Economic activity in the Sub-Saharan Africa region is on course to rise by 2.8% in 2021 and 3.3% in 2022.
Growth is forecast to resume to 2.8% this year and firm to 3.3% in 2022, underpinned by stronger external demand, mainly from China and the United States, higher commodity prices, and containment of COVID-19.
Procurement and logistical challenges are expected to continue to hobble the pace of vaccination despite the provision of vaccines by COVAX. Policy uncertainty and the lingering effects of the pandemic are expected to delay major investments in infrastructure and extractives and to weigh on the recovery (Central African Republic, Equatorial Guinea, Niger, Kenya).
Per capita income levels in 2022 are expected to be 4% lower on average than in 2019. Conditions in the region’s fragile and conflict-affected countries are expected to be particularly challenging; their average output level in 2022 is forecast to be 5.3% below its size in 2019.
Growth in Nigeria is expected to resume at 1.8% in 2021 and edge up to 2.1% next year, assuming higher oil prices, structural oil sector reforms, and market-based flexible exchange rate management. South Africa is forecast to grow 3.5% this year and 2.1% in 2022.
Fiscal pressures and weak public investment growth dim South Africa’s near-term growth prospects, and structural impediments to potential growth remain. Angola is projected to expand 0.5% in 2021 and 3.3% in 2022, on the back of stronger oil prices and government consumption.
Elsewhere in the region, growth in industrial commodity exporters excluding Angola, Nigeria and South Africa is expected to pick up to 2.4 percent in 2021-22. In agricultural commodity exporters, growth is forecast to resume at a faster pace of 4.5% a year on average in 2021-22.
Output in Sub-Saharan Africa shrank an estimated 2.4% in 2020 as a result of the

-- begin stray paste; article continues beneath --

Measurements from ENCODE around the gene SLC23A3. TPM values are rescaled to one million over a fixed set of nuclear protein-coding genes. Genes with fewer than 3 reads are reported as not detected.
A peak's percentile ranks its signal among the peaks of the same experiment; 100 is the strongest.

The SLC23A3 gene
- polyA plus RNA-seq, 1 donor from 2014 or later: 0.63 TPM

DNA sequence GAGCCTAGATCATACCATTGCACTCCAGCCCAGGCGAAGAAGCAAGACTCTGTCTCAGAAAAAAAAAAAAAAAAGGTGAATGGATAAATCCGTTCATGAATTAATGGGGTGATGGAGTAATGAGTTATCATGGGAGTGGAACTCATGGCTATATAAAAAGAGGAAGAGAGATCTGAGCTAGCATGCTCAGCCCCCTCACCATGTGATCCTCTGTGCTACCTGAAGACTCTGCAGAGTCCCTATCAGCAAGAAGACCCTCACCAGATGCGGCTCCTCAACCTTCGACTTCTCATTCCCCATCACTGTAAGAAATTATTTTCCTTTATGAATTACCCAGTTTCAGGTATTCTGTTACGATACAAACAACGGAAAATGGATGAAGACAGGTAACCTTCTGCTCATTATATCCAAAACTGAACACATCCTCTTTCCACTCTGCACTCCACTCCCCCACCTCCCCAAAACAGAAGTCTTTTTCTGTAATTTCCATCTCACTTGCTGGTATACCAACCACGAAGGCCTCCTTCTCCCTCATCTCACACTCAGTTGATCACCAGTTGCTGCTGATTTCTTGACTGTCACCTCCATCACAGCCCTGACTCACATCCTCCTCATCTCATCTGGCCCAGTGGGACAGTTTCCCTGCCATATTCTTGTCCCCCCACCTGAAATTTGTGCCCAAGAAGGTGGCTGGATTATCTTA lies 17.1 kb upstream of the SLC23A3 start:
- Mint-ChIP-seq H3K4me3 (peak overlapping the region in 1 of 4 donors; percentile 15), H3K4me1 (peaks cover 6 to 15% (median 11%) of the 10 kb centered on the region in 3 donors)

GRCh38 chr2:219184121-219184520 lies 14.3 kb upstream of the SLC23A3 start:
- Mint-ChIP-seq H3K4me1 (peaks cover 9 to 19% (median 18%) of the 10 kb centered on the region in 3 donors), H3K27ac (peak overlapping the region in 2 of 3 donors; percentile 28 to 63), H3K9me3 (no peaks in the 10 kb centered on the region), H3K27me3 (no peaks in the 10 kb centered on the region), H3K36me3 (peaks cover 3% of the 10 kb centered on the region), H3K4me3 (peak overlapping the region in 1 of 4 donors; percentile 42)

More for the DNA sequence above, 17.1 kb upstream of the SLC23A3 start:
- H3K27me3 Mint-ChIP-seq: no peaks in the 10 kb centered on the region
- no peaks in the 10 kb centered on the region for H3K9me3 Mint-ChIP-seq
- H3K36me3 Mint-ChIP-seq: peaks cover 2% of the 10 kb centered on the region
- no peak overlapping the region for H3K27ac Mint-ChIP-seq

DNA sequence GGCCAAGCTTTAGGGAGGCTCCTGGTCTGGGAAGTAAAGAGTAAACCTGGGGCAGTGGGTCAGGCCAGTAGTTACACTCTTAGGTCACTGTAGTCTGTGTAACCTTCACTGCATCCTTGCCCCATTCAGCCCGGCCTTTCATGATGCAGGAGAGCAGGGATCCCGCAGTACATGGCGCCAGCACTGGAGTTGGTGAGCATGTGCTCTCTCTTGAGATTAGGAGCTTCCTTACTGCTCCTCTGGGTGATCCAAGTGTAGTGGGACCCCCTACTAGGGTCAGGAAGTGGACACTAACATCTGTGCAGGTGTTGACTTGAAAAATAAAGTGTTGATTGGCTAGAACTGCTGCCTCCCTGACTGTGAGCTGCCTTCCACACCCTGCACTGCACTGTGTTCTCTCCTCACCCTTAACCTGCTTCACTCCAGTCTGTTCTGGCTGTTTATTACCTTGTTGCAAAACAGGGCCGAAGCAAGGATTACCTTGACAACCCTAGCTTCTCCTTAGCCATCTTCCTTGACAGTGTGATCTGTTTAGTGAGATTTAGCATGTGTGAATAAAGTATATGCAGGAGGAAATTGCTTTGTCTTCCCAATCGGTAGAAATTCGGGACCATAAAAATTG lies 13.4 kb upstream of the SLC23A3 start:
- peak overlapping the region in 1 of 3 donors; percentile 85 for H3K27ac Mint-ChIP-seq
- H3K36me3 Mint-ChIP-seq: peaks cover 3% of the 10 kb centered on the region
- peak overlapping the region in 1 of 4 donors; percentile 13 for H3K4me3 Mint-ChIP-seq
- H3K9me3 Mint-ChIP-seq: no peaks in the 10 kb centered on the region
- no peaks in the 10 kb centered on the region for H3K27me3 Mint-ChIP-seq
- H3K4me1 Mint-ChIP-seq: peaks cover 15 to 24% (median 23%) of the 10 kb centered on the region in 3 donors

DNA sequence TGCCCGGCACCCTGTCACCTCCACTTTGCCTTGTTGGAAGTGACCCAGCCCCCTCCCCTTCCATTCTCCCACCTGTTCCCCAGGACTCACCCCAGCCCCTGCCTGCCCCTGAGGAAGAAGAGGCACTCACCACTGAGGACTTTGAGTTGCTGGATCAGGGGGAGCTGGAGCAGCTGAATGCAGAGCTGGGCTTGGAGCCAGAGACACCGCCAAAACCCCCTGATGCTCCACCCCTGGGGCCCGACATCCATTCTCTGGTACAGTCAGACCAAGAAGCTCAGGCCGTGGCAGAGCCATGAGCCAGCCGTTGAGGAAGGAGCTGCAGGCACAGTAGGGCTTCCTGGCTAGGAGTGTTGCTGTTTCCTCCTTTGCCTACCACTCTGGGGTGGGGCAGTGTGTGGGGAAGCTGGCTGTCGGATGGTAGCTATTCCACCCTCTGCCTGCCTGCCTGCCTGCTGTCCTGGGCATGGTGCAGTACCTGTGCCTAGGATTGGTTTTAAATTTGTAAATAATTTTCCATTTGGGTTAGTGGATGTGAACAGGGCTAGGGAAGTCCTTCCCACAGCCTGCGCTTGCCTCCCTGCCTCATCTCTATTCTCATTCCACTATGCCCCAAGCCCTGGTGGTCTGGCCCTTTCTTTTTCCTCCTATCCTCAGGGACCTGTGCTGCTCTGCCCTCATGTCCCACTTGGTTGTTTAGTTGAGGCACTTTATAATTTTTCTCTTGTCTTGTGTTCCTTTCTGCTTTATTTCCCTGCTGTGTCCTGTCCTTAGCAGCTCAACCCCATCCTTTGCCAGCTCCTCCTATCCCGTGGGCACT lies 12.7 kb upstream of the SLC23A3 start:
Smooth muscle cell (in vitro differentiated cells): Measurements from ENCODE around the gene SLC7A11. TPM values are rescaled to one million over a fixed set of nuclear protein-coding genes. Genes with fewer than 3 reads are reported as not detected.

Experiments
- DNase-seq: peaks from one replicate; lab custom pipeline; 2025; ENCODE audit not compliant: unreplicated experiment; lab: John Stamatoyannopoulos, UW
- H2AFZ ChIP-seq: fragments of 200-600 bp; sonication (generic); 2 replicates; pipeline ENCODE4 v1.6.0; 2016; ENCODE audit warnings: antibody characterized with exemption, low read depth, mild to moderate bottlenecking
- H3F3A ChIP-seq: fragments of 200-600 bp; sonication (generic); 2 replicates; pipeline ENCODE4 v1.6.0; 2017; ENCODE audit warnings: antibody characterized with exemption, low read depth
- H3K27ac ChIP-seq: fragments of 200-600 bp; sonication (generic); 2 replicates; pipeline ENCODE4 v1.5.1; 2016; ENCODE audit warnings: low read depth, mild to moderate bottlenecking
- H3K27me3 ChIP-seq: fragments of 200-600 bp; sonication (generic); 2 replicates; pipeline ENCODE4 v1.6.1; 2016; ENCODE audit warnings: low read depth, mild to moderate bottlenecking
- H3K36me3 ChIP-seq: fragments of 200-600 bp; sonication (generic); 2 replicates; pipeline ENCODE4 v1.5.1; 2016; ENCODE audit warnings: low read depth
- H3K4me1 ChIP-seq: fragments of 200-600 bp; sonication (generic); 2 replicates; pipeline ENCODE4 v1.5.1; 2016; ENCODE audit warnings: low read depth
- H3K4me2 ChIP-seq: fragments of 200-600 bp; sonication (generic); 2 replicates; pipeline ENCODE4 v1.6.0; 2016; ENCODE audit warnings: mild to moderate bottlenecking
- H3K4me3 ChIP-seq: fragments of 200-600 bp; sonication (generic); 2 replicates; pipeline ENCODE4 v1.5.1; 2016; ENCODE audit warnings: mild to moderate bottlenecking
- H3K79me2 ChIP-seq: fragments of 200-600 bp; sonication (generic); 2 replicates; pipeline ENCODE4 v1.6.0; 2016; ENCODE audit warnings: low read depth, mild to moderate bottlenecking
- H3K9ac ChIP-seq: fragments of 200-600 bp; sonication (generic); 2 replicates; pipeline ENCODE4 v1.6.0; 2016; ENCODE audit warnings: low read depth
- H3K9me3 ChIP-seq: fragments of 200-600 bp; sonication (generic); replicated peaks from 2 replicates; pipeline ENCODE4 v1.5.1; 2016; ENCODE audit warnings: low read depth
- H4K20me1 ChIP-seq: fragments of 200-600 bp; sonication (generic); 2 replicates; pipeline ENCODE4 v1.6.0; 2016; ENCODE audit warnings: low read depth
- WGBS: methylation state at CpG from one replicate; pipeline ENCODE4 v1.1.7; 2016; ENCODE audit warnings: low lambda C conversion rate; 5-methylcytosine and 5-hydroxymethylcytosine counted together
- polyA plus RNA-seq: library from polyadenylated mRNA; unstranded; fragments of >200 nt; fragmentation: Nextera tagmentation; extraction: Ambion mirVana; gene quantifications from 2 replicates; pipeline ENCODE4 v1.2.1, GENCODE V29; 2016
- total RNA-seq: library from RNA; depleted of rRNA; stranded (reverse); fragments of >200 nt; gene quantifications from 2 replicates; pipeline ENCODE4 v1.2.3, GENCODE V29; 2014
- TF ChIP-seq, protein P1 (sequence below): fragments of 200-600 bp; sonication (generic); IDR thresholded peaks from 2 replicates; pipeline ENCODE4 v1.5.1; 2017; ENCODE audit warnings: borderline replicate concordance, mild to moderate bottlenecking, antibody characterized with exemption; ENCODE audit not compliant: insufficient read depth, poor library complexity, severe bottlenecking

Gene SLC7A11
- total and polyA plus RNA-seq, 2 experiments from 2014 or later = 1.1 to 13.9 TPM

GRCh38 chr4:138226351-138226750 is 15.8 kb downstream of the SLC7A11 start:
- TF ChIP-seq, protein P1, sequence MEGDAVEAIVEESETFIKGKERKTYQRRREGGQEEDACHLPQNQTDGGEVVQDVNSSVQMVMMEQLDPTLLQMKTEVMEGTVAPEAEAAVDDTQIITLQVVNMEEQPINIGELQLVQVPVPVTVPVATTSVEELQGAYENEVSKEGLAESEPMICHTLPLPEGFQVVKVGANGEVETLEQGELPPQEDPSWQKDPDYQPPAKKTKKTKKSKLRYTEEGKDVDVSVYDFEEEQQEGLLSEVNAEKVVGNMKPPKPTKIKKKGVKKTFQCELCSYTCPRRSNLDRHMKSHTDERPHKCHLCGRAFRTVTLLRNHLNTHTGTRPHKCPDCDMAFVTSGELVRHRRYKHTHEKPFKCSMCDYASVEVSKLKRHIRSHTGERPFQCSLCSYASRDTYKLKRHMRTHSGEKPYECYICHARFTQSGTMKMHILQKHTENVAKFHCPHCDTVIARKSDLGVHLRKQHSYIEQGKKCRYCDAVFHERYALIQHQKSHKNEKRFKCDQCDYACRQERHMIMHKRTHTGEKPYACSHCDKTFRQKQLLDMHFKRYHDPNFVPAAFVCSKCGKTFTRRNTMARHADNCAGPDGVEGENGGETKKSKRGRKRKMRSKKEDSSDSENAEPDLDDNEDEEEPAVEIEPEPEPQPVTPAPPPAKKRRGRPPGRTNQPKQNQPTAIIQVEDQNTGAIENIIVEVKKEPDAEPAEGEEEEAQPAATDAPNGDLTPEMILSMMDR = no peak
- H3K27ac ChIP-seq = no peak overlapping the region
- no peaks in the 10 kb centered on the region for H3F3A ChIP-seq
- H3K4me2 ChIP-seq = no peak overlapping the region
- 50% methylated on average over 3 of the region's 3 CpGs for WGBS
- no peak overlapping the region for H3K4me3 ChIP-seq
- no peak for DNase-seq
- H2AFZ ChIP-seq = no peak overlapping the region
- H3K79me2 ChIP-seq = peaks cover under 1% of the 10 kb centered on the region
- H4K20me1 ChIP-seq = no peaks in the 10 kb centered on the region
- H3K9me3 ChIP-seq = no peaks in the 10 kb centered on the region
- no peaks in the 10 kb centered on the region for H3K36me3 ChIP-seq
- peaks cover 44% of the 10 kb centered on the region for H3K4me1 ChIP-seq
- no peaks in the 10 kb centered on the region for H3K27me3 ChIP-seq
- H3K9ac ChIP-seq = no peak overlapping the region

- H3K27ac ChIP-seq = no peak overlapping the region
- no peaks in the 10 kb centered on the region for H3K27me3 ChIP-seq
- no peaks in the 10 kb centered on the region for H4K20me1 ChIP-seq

COVID-19 pandemic, a milder-than-expected recession. Growth has gradually resumed this year, reflecting positive spillovers from strengthening global economic activity, including higher oil and metal prices, and some progress in containing COVID-19, especially in Western and Central Africa.
The pandemic has contributed to wider budget deficits and a spike in government debt, heightening the risk of debt distress in some countries. Activity in the three largest economies – Angola, Nigeria, and South Africa – has partially recovered. Many industrial and agricultural commodity-exporting countries experienced deep contractions last year.
In tourism reliant countries, international arrivals have been at a near-halt, and tourism is likely to remain slow until wider vaccination permits safe reopening to international travel. Despite improvement, COVID-19 has continued to have adverse impacts on health, schooling, investment, and economic growth.
Risks are to the downside. While some countries (Ghana, Nigeria, South Africa) are upgrading national vaccine distribution systems, procurement and logistical hurdles in many other countries could further slow vaccinations. An oil price drop could dent revenues for some oil exporters.
Food insecurity remains a key risk as food prices have risen by more than 20 percent early this year in Angola, Ethiopia and Nigeria. Flood and drought could also destroy crops, exacerbate food price inflation, and further weigh on household consumption.
Rising conflicts could weaken recoveries. A sudden rise in sovereign borrowing costs could instigate financial pressures in some countries and high debt burdens and fiscal pressures could become more acute.
At the same time, the pace of vaccinations could surpass expectations, restoring consumer and business confidence and strengthening the recovery. A stronger-than-expected rally in metal and oil prices could boost revenues.